Public Release: 

Family history increases the risk of cardiac arrest in patients on dialysis

Additional research needed to uncover the genes involved

American Society of Nephrology

Highlights

  • Among dialysis patients, genetically related family members have about a 70% increased risk of cardiac arrest compared with unrelated dialysis patients.

  • Spouses on dialysis do not have an increased risk.

  • Cardiac arrest is the #1 cause of death in patients on dialysis.

Washington, DC (April 16, 2015) -- The increased risk of cardiac arrest experienced by patients with kidney failure may, in part, be inherited, according to a study appearing in an upcoming issue of the Journal of the American Society of Nephrology (JASN). Uncovering the genes that are involved may point to new treatments to protect patients' heart health.

Kidney failure patients on dialysis are 20-times more likely to experience cardiac arrest compared with individuals in the general population. To investigate whether inherited factors may play a role, Kevin Chan, MD MSc (Massachusetts General Hospital and Fresenius Medical Care North America) and his colleagues analyzed information on a population of 647,457 patients on chronic dialysis to identify 5117 pairs of patients who came from the same family. These patients were each matched to a control patient from the same population.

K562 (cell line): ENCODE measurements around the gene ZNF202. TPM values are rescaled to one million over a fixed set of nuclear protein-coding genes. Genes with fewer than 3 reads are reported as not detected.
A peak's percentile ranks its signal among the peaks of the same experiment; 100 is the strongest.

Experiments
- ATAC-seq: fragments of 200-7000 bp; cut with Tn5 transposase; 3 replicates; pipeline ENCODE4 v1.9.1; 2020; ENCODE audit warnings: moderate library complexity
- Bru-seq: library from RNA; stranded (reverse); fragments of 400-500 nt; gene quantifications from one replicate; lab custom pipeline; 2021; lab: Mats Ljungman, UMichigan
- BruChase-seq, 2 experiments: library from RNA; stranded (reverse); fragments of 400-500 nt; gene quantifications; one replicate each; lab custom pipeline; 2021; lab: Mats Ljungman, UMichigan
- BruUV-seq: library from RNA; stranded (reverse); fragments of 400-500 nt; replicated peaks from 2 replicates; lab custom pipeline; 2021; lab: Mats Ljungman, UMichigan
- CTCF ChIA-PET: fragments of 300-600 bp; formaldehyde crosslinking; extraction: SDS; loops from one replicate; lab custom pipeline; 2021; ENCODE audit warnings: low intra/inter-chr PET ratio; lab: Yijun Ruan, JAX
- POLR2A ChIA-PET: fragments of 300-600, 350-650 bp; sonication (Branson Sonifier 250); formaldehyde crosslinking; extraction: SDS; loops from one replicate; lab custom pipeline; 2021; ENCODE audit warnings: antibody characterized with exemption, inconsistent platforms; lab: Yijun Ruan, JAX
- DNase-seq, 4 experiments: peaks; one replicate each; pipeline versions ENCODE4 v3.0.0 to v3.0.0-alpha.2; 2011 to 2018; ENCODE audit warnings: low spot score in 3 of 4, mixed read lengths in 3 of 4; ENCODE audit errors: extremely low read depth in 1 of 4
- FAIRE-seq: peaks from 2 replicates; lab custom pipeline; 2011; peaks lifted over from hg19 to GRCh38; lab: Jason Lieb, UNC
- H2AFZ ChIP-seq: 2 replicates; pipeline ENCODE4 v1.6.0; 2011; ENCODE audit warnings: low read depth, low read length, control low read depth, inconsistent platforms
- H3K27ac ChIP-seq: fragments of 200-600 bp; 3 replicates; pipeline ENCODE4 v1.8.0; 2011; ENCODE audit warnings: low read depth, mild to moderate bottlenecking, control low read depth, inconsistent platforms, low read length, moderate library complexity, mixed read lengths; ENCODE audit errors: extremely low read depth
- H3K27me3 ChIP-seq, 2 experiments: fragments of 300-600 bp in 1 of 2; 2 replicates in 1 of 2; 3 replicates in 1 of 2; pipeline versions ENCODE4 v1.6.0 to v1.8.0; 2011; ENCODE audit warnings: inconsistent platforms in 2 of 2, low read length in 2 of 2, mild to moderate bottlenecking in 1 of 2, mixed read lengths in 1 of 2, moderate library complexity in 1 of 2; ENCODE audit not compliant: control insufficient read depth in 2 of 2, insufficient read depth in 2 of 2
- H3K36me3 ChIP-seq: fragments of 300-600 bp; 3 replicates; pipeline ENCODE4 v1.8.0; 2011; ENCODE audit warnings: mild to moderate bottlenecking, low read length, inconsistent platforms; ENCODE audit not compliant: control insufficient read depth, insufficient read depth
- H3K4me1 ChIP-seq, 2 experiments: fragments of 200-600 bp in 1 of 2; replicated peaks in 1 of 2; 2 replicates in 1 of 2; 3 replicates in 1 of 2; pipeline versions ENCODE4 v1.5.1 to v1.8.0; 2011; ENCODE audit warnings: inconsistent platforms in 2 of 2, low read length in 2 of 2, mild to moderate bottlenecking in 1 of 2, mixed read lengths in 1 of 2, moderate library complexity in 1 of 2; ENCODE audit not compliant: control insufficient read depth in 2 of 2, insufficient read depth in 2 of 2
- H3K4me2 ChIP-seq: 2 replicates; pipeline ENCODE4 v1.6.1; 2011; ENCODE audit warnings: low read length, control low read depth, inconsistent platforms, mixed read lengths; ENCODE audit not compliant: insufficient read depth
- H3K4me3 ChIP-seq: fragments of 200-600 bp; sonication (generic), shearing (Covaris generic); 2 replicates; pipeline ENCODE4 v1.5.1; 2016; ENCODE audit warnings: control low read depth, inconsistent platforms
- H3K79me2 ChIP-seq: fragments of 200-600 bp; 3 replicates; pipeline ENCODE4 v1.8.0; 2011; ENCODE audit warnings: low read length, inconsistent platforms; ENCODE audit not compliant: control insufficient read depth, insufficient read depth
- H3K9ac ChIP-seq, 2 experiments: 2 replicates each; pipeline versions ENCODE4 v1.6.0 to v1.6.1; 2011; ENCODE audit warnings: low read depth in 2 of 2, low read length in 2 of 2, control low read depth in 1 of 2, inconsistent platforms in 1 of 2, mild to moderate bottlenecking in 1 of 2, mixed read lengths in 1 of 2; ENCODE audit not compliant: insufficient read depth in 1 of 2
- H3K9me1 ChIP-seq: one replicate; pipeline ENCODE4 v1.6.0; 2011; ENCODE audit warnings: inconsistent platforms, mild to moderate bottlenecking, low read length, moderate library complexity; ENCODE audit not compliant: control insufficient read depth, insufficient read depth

Among the major findings:

  • In 4.3% of family pairs, both members died of a cardiac arrest compared with 2.6% in the control pairs.

  • Genetically related family members who did not cohabitate had an 88% increased risk of dual cardiac arrest compared with their matched unrelated controls.

  • Genetically related family members who lived together in the same environment had 66% increased risk.

  • Spouses, who were genetically unrelated but lived together in the same environment did not have an increased risk.

"These findings advance the science because they suggest that genetic factors--or differences in DNA sequence--contribute to the high risk of sudden death among patients on dialysis," said Dr. Chan. "It paves the way for more detailed genetic studies in the dialysis population to find specific genes that could explain the high risk of cardiac arrest and potentially new treatments for these patients."

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Study co-authors include Christopher Newton-Cheh, MD, MPH, James Gusella, MD, MPH, and Franklin Maddux, MD.

Disclosures: KC and FWM receive salary support from Fresenius Medicare North America.

The article, entitled "Heritability of Risk for Sudden Cardiac Arrest in ESRD," will appear online at http://jasn.asnjournals.org/ on April 16, 2015.

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Founded in 1966, and with more than 15,000 members, the American Society of Nephrology (ASN) leads the fight against kidney disease by educating health professionals, sharing new knowledge, advancing research, and advocating the highest quality care for patients.

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